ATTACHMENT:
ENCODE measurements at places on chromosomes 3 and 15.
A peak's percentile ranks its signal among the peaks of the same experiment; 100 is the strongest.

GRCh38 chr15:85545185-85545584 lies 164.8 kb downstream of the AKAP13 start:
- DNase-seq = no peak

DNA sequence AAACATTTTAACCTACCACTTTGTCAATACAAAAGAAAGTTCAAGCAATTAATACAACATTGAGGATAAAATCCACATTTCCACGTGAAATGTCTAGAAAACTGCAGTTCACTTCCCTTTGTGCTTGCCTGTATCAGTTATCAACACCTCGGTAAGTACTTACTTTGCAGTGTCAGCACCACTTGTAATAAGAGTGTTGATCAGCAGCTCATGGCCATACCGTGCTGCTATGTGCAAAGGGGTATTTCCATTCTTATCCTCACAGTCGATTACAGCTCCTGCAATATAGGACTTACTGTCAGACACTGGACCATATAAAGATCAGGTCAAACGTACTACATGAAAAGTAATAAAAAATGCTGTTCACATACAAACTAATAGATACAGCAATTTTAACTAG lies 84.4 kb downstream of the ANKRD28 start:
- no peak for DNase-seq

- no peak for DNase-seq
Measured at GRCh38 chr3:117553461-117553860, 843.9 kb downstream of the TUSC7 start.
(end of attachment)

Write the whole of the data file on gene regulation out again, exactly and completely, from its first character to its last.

ENCODE measurements at places on chromosomes 3 and 15.
A peak's percentile ranks its signal among the peaks of the same experiment; 100 is the strongest.

GRCh38 chr15:85545185-85545584 lies 164.8 kb downstream of the AKAP13 start:
- DNase-seq = no peak

DNA sequence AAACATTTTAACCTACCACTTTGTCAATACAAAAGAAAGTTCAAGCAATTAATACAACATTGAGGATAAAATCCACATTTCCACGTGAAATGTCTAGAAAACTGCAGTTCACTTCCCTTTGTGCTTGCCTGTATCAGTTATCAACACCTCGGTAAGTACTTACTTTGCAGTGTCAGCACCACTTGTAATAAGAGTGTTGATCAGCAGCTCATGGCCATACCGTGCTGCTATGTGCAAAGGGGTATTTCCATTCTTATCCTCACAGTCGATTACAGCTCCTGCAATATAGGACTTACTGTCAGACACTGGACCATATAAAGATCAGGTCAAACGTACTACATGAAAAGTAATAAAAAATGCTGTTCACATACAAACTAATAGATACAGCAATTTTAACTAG lies 84.4 kb downstream of the ANKRD28 start:
- no peak for DNase-seq

- no peak for DNase-seq
Measured at GRCh38 chr3:117553461-117553860, 843.9 kb downstream of the TUSC7 start.